This month’s post on The Pastry Box is about using the word “Can’t”. When we use can’t, we frequently mean “won’t” or “haven’t considered” or “don’t want to”. My argument is that we should try to reserve “can’t” for times that you actually are not able to do a thing — for example, when you can’t talk to a satellite any faster than the speed of light.
Grace Hopper illustrates what it means when you can’t do something, at 4:23 in this video. (The rest of the video is worth watching too.)
I hope the next time we say we can’t do a thing, we mean we can’t do a thing — and if we won’t or haven’t considered or do want to do it, we’ll say that instead.
Today’s WTF design decision of the week goes to the survey designers for the Pennsylvania Turnpike Commission, who decided purple text with a green background color was a good idea.
Me (working on a month 3 of the same huge prototype): OK, so I need this cell to be 110px wide…
Internet Explorer 8: OH HAI I see you want this last cell to be 110px wide. I can do that no problem but first Imma gonna shift the contents of the cell to align left, mmkay?
Me: What?!? No!
Internet Explorer 8: Yup.
Me: Okaaaaay, what if I add a class=”right”, will you put it back?
IE8: Nuh uh.
Me: Align right? tbody class=”right”?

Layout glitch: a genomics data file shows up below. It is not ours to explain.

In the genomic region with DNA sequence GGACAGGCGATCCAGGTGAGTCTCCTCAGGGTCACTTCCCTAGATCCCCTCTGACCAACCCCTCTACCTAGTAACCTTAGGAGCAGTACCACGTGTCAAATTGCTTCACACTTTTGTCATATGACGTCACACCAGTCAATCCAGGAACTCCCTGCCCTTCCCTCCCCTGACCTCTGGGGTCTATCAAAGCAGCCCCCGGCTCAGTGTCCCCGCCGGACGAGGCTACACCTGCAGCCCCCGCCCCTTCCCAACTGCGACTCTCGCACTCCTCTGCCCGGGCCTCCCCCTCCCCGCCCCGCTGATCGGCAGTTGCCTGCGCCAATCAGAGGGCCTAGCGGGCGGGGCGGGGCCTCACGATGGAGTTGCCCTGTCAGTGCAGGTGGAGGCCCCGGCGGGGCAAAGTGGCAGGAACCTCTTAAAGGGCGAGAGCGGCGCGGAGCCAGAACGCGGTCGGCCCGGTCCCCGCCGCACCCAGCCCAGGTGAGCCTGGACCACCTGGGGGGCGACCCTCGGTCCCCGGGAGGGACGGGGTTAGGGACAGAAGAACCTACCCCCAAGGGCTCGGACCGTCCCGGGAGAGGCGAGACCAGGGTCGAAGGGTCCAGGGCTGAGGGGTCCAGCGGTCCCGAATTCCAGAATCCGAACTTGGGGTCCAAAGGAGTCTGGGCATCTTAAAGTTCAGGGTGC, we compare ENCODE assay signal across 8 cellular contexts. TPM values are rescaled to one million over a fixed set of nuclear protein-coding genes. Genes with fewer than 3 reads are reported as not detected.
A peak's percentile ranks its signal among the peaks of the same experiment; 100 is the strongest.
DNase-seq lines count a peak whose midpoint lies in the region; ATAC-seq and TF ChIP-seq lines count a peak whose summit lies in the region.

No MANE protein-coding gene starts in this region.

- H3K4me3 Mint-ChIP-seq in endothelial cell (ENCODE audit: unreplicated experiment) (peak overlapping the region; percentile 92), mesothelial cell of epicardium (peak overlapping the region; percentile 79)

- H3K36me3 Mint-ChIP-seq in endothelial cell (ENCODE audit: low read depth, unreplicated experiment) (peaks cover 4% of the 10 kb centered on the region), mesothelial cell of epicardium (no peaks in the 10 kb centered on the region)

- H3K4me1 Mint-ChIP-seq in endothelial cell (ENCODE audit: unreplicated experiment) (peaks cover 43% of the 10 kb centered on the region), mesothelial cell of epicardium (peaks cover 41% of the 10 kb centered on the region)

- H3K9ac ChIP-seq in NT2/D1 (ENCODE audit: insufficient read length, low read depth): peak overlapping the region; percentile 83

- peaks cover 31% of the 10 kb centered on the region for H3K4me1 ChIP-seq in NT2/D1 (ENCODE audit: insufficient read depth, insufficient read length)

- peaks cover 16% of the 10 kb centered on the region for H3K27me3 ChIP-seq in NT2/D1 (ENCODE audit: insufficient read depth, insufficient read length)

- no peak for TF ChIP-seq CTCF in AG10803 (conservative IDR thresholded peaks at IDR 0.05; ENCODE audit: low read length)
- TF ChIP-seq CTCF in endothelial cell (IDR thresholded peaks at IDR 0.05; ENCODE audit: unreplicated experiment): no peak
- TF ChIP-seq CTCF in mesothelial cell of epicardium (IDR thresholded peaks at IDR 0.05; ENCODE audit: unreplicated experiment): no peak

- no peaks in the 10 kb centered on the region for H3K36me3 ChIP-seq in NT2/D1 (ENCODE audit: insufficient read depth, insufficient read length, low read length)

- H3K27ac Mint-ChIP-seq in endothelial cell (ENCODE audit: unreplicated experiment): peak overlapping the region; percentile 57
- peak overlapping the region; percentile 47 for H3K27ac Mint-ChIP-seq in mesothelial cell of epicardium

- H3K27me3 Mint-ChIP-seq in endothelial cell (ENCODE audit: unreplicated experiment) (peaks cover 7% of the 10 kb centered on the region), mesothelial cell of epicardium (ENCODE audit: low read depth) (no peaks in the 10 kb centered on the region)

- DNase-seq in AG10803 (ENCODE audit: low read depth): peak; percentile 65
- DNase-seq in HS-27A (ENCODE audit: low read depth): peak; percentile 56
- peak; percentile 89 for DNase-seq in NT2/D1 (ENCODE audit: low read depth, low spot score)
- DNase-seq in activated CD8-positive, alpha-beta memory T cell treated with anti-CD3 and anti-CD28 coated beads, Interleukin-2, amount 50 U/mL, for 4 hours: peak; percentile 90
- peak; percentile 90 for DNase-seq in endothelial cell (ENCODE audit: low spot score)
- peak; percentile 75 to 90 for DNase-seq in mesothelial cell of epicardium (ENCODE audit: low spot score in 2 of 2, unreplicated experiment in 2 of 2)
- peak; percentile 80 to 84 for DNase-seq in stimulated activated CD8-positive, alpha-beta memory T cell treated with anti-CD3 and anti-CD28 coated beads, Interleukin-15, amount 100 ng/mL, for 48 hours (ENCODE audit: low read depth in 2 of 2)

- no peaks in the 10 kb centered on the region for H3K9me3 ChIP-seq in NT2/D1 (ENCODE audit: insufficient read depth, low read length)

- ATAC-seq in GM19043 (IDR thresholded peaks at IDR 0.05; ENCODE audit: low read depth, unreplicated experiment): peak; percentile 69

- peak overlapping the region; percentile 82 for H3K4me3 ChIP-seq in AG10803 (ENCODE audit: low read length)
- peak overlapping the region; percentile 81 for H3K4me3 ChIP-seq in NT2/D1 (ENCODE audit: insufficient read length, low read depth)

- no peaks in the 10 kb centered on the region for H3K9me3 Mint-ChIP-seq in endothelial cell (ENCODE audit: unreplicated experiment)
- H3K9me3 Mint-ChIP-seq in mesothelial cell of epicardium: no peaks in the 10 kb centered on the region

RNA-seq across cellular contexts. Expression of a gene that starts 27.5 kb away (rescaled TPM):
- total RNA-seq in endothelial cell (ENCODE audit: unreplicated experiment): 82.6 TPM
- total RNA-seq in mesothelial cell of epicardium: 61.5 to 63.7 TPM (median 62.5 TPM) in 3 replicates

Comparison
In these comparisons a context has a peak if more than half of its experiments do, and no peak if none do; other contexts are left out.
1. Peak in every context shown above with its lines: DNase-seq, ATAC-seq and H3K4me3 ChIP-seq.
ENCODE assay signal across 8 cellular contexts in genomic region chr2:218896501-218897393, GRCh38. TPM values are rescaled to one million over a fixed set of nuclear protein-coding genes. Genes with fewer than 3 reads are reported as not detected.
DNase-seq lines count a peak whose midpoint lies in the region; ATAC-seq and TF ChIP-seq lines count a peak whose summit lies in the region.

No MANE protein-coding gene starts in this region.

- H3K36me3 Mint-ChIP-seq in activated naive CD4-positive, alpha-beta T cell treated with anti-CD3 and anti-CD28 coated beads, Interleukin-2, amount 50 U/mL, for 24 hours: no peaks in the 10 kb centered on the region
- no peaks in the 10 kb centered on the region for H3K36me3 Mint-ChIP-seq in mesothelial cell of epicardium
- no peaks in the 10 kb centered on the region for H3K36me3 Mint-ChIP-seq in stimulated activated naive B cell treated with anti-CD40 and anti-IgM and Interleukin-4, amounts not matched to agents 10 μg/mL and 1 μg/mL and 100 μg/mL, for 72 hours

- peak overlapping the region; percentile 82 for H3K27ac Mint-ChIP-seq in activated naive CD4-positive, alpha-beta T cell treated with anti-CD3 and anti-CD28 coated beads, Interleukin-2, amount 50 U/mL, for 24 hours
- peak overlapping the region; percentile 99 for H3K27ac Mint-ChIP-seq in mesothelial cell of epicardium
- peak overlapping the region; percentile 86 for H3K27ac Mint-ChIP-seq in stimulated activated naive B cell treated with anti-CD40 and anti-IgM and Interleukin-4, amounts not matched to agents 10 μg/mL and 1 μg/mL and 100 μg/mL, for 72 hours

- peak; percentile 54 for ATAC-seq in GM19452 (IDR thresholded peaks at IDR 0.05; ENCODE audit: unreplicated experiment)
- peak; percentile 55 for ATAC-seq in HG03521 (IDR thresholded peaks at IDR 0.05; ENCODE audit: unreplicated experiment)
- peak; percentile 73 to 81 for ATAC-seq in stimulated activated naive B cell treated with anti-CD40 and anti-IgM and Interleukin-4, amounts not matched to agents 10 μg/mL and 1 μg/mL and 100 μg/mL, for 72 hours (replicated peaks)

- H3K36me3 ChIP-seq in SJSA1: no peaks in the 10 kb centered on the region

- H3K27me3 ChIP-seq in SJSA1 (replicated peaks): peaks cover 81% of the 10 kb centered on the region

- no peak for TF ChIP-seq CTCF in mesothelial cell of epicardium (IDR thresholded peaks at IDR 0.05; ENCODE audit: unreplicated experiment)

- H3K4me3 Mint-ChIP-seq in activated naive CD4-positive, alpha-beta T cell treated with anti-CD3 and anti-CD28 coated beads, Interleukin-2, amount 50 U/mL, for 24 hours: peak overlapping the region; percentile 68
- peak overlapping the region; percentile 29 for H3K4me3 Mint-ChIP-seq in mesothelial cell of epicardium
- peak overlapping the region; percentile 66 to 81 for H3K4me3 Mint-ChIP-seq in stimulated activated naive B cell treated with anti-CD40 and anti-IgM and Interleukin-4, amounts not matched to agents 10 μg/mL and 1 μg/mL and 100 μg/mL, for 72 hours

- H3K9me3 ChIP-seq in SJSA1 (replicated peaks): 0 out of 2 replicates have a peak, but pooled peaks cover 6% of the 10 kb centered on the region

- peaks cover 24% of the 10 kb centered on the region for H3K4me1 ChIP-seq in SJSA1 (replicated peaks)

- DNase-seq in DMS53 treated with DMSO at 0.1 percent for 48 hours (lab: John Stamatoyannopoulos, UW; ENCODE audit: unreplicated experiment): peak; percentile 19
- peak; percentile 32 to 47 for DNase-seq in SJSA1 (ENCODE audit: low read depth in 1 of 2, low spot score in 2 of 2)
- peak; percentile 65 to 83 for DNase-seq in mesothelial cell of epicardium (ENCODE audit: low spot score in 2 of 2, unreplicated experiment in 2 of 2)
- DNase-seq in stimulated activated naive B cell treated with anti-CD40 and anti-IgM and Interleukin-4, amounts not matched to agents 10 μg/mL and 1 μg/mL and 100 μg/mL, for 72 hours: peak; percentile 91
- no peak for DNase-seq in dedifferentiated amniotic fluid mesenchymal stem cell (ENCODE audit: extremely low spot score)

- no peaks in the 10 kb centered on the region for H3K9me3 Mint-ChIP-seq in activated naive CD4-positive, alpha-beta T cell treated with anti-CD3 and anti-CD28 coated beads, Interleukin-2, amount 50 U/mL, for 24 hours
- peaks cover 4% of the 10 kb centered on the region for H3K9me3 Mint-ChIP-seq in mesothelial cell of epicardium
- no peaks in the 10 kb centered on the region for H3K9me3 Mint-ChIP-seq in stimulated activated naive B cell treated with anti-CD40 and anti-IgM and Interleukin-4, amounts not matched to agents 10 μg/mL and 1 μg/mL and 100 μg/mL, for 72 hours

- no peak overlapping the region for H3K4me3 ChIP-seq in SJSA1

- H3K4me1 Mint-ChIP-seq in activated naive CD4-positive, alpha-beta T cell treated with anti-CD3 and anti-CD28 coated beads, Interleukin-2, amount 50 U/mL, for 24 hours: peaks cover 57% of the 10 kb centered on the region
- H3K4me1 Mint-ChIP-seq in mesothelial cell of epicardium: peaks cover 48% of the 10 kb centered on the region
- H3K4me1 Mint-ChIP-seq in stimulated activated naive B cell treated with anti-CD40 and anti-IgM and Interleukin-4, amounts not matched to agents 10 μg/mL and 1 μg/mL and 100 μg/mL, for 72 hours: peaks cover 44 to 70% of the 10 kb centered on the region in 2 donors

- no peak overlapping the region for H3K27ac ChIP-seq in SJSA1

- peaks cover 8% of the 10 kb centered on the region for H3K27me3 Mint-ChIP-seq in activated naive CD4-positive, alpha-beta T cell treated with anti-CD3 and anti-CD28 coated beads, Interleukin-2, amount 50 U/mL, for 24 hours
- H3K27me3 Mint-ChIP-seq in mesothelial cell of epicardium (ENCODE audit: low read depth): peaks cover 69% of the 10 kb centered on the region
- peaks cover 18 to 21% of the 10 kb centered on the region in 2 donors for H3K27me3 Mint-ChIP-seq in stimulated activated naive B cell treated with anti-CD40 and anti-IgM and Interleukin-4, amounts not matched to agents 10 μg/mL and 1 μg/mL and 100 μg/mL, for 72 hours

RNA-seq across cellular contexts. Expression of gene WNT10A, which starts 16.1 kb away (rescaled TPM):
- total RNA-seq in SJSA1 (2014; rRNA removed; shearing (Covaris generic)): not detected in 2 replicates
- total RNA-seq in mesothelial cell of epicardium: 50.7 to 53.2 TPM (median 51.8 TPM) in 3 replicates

IE8: LALALALA I CAN’T HEEEAR YOU….
Me: (searches web frantically….) OK, this makes NO sense, but this cell’s in a table with a width of 100%…. so if I set the width of the cell to 13% instead of 110 px…?
IE8: Hey, I see you want to make the width of this cell 13% so Imma gonna put this cell back to right alignment, mmkay?
Me: I hate you.
There’s security, and then there’s stupidity.
We’re all familiar by now with the security pattern where you set up 2-3 questions that “only you” will know the answer to (well, only you and people who know you really well, anyway) in addition to your username and password. It essentially sets up a two-password system. If you can’t answer the first password (your security question’s answer) you never get to the second password, thus securing it.
I have a lot of problems with that security pattern, which I won’t get into here, because this post isn’t about the security, it’s about the stupidity. It’s security when you ask me to set up a double-password system. Since it’s critical information, it’s good design and good sense to ask me to review the information before I submit it, and print it for my records. One password is hard enough to remember, but this pattern essentially asks me to set up three.
It’s stupidity when you decide that your security policies need to be strong that when you ask me to review my information for accuracy, you obscure the answers to my questions.
And yet… that’s what we have here.
I’m willing to guess that the vast majority of people are not dumb enough to fill out a registration form for a medical billing website on the Jumbotron of their local stadium, or anywhere else that would allow a significant number of people to view the process. So why make that registration even harder by blocking the review of critical account-access-granting information? It’s security absurdity.